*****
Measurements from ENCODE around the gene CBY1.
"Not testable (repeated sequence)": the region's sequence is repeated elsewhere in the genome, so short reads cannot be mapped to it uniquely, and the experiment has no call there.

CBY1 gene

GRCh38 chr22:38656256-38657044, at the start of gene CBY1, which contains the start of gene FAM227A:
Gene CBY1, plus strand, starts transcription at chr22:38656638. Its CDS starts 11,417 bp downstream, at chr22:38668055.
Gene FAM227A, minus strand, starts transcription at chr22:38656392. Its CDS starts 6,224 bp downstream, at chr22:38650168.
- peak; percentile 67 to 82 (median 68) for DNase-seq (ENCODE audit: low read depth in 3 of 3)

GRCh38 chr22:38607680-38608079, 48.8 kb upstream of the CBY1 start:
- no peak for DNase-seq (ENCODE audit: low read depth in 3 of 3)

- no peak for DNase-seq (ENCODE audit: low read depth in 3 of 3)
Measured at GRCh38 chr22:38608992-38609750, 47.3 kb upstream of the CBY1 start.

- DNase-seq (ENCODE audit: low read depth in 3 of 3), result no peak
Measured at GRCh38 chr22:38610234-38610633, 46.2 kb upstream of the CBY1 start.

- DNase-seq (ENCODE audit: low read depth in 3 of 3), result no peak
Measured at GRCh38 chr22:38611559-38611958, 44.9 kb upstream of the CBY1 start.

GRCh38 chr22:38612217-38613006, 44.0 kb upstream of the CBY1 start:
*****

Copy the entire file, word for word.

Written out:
Measurements from ENCODE around the gene CBY1.
"Not testable (repeated sequence)": the region's sequence is repeated elsewhere in the genome, so short reads cannot be mapped to it uniquely, and the experiment has no call there.

CBY1 gene

GRCh38 chr22:38656256-38657044, at the start of gene CBY1, which contains the start of gene FAM227A:
Gene CBY1, plus strand, starts transcription at chr22:38656638. Its CDS starts 11,417 bp downstream, at chr22:38668055.
Gene FAM227A, minus strand, starts transcription at chr22:38656392. Its CDS starts 6,224 bp downstream, at chr22:38650168.
- peak; percentile 67 to 82 (median 68) for DNase-seq (ENCODE audit: low read depth in 3 of 3)

GRCh38 chr22:38607680-38608079, 48.8 kb upstream of the CBY1 start:
- no peak for DNase-seq (ENCODE audit: low read depth in 3 of 3)

- no peak for DNase-seq (ENCODE audit: low read depth in 3 of 3)
Measured at GRCh38 chr22:38608992-38609750, 47.3 kb upstream of the CBY1 start.

- DNase-seq (ENCODE audit: low read depth in 3 of 3), result no peak
Measured at GRCh38 chr22:38610234-38610633, 46.2 kb upstream of the CBY1 start.

- DNase-seq (ENCODE audit: low read depth in 3 of 3), result no peak
Measured at GRCh38 chr22:38611559-38611958, 44.9 kb upstream of the CBY1 start.

GRCh38 chr22:38612217-38613006, 44.0 kb upstream of the CBY1 start: